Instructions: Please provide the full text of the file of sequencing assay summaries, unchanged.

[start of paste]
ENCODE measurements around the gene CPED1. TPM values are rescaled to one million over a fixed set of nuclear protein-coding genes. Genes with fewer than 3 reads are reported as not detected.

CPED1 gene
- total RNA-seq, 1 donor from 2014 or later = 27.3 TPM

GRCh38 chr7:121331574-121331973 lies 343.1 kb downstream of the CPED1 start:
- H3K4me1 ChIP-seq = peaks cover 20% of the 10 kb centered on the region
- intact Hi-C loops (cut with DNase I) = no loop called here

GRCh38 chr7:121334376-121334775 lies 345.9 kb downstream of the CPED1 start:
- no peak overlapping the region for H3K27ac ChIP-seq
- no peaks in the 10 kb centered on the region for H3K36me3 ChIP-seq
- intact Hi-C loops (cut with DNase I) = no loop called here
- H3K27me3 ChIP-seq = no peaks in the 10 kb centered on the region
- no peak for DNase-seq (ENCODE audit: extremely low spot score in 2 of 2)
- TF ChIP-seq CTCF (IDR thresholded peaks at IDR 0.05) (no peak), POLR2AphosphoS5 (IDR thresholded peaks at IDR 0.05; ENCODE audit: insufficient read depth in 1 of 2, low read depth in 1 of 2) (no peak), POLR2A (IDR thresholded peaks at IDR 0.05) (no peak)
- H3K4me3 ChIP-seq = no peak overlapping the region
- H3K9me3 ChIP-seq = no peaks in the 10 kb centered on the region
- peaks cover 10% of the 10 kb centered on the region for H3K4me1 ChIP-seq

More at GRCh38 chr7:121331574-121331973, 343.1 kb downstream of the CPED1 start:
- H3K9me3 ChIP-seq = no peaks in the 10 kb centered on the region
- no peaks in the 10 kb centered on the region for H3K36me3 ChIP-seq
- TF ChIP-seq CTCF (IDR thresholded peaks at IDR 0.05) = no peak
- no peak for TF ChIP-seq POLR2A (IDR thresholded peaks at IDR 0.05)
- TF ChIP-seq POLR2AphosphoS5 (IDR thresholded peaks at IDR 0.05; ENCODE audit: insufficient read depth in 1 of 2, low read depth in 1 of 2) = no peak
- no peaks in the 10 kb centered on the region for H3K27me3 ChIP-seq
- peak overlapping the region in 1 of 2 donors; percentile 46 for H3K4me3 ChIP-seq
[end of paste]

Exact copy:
ENCODE measurements around the gene CPED1. TPM values are rescaled to one million over a fixed set of nuclear protein-coding genes. Genes with fewer than 3 reads are reported as not detected.

CPED1 gene
- total RNA-seq, 1 donor from 2014 or later = 27.3 TPM

GRCh38 chr7:121331574-121331973 lies 343.1 kb downstream of the CPED1 start:
- H3K4me1 ChIP-seq = peaks cover 20% of the 10 kb centered on the region
- intact Hi-C loops (cut with DNase I) = no loop called here

GRCh38 chr7:121334376-121334775 lies 345.9 kb downstream of the CPED1 start:
- no peak overlapping the region for H3K27ac ChIP-seq
- no peaks in the 10 kb centered on the region for H3K36me3 ChIP-seq
- intact Hi-C loops (cut with DNase I) = no loop called here
- H3K27me3 ChIP-seq = no peaks in the 10 kb centered on the region
- no peak for DNase-seq (ENCODE audit: extremely low spot score in 2 of 2)
- TF ChIP-seq CTCF (IDR thresholded peaks at IDR 0.05) (no peak), POLR2AphosphoS5 (IDR thresholded peaks at IDR 0.05; ENCODE audit: insufficient read depth in 1 of 2, low read depth in 1 of 2) (no peak), POLR2A (IDR thresholded peaks at IDR 0.05) (no peak)
- H3K4me3 ChIP-seq = no peak overlapping the region
- H3K9me3 ChIP-seq = no peaks in the 10 kb centered on the region
- peaks cover 10% of the 10 kb centered on the region for H3K4me1 ChIP-seq

More at GRCh38 chr7:121331574-121331973, 343.1 kb downstream of the CPED1 start:
- H3K9me3 ChIP-seq = no peaks in the 10 kb centered on the region
- no peaks in the 10 kb centered on the region for H3K36me3 ChIP-seq
- TF ChIP-seq CTCF (IDR thresholded peaks at IDR 0.05) = no peak
- no peak for TF ChIP-seq POLR2A (IDR thresholded peaks at IDR 0.05)
- TF ChIP-seq POLR2AphosphoS5 (IDR thresholded peaks at IDR 0.05; ENCODE audit: insufficient read depth in 1 of 2, low read depth in 1 of 2) = no peak
- no peaks in the 10 kb centered on the region for H3K27me3 ChIP-seq
- peak overlapping the region in 1 of 2 donors; percentile 46 for H3K4me3 ChIP-seq